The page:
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Greater Victoria MLA Adam Olsen reveals past drug use in an attempt to end stigma

MLA for Saanich North and the Islands talks about cocaine, other substance use in his 20s
Adam Olsen, MLA for Saanich North and the Islands, speaks about drug use during a speech in the legislature. (Government of British Columbia)

Greater Victoria MLA Adam Olsen says he is speaking about his past cocaine use now to help prevent deaths.

“Over the last few months, a growing number of people in my expanded circle have passed away, unfortunately,” he said. “I’m an elected person … and I need to show leadership by talking about the experiences that I have had in my past and hope that by talking about those experiences, I can be part of the de-stigmatization that we need in order to actually get the programs and services that are saving lives.”

Olsen made this comment after speaking in the Legislative Assembly Thursday morning and after giving a television interview, during which he revealed he used cocaine in his 20s.

“It has taken a lot of personal growth and a lot of personal work to be at peace with my past,” he said. “There is an expectation that people in elected leadership show that leadership. It’s a significant part of who I am, but it is also not something that I have talked about broadly and I think that it is useful that there are positive examples of people who have worked their way through the trauma and challenges in their life to be in a position of contributing to their community and I have that story.”

Olsen said the response from colleagues and the public-at-large meant it was the right thing to do. “My hope is that by stepping up and sharing this story, that will provide a level of safety and a level of encouragement to my colleagues, who may also have this part of the story, to say, ‘look, it’s okay.’ So often our political organizations, our politicians want to manage this like an existentialist threat to the political party.” That aspect has only worsened the stigma, he said.

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Growing up, Olsen said the divorce of his parents hit him pretty hard. “I lived a pretty good life growing up as a kid, but I struggled with that in high school and it spilled over into my early 20s. What is important to understand about trauma is that it doesn’t take a whole lot to traumatize somebody. It could be a physical trauma – somebody getting injured at work or somebody who gets injured in sports and gets prescribed an opioid – or somebody who is carrying a psychological trauma. For me, it was a psychological trauma and I was self-medicating.”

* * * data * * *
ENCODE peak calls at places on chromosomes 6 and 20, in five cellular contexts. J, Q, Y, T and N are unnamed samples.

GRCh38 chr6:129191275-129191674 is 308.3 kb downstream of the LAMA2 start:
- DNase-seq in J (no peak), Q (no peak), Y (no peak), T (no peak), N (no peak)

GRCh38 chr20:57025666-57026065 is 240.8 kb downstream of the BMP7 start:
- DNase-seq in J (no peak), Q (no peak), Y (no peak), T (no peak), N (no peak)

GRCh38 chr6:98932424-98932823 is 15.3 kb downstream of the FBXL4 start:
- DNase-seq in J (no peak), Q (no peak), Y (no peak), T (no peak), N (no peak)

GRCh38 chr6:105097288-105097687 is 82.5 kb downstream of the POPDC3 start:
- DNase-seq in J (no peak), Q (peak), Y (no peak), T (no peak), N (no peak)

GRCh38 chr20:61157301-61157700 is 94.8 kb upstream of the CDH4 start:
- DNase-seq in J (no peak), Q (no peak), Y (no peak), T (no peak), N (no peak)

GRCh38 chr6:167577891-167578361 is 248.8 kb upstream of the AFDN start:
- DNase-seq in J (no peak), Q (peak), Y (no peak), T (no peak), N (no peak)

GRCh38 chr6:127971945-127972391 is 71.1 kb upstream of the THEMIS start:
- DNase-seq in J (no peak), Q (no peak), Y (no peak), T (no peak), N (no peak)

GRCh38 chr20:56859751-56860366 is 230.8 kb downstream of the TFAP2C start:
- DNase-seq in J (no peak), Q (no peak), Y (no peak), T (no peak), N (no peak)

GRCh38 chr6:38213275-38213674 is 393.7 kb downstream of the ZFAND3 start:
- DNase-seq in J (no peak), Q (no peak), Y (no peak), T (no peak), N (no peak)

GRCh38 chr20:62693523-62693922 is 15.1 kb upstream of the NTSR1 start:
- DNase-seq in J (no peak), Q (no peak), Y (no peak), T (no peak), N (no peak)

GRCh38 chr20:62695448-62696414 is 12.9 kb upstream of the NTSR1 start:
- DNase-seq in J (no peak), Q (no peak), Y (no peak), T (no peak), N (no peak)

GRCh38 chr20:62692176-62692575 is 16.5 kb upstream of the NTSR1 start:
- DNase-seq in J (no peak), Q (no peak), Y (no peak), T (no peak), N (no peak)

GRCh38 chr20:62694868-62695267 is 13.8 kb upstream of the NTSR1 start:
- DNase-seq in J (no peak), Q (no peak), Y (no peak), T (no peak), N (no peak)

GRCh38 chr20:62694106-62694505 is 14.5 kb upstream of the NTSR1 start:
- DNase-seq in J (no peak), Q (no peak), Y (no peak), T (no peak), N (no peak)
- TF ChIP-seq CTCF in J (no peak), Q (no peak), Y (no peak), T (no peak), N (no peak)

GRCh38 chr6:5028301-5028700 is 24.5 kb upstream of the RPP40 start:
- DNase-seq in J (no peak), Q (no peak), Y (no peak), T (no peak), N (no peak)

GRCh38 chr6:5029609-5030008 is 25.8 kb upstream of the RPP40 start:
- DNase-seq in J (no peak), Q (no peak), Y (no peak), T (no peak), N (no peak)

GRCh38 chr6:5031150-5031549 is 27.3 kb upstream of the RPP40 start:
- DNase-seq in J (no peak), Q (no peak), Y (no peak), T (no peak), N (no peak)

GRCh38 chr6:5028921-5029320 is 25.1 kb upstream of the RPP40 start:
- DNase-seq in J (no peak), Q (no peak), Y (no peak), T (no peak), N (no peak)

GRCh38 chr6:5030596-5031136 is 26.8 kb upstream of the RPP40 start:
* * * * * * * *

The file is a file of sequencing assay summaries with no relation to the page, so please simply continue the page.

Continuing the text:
This self-medication included a range of substances.

“My 20s were rough — tobacco, coffee, sugar, cannabis, cocaine,” he said during his speech in the assembly. “I had an unhealthy relationship with myself and I abused these substances. I’m indeed a lucky one.”

Olsen said his use of those substances covered the whole range. “When it came to tobacco, I was straight-up addicted,” he said. “Cocaine, I was addicted for a time as well. So it is a matter of recognizing that there is a wide range of use.”

Olsen, 45, said his life changed when he met his partner Emily, who did not know about his past for several months before he eventually revealed that history. “When we met, she told me she wasn’t into hanging out with people who use substances,” he said. “I was really looking for a way out (of using drugs). I was afraid that she was going to take off on me if I told her where I was at in life. Instead, I made the decision, ‘I was going to change.’”

Olsen, who described himself as psychologically exhausted before that moment, said he experienced a 90-degree turn in his life. “It was a pretty remarkable moment,” he said. “I have gotten myself 90 per cent there and when I met Emily, it was an opportunity to make a total break. I kept myself close to home and very much fell in love. And just talking about this, what was more powerful than those drugs and substances, was the love that Emily and I had.”

Speaking earlier in the provincial assembly, Olsen said “she didn’t know it at the time, but she saved my life.”

Olsen also used that occasion to catalogue the public pain drugs are causing, noting there were 1,204 illicit drug toxicity deaths between January and July. Almost eight out of 10 were men and most of them were aged 30 to 59, with 85 per cent dying in their own homes.

“My peers are dying at a shocking rate,” he added.

It is against this personal and public background, that Olsen ended his speech with an appeal for more action. “I now look to this chamber and ask that we move with greater urgency so that more friends and family don’t need luck to make their contribution to the community,” he said.

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Wolf Depner

About the Author: Wolf Depner

I joined the national team with Black Press Media in 2023 from the Peninsula News Review, where I had reported on Vancouver Island's Saanich Peninsula since 2019.
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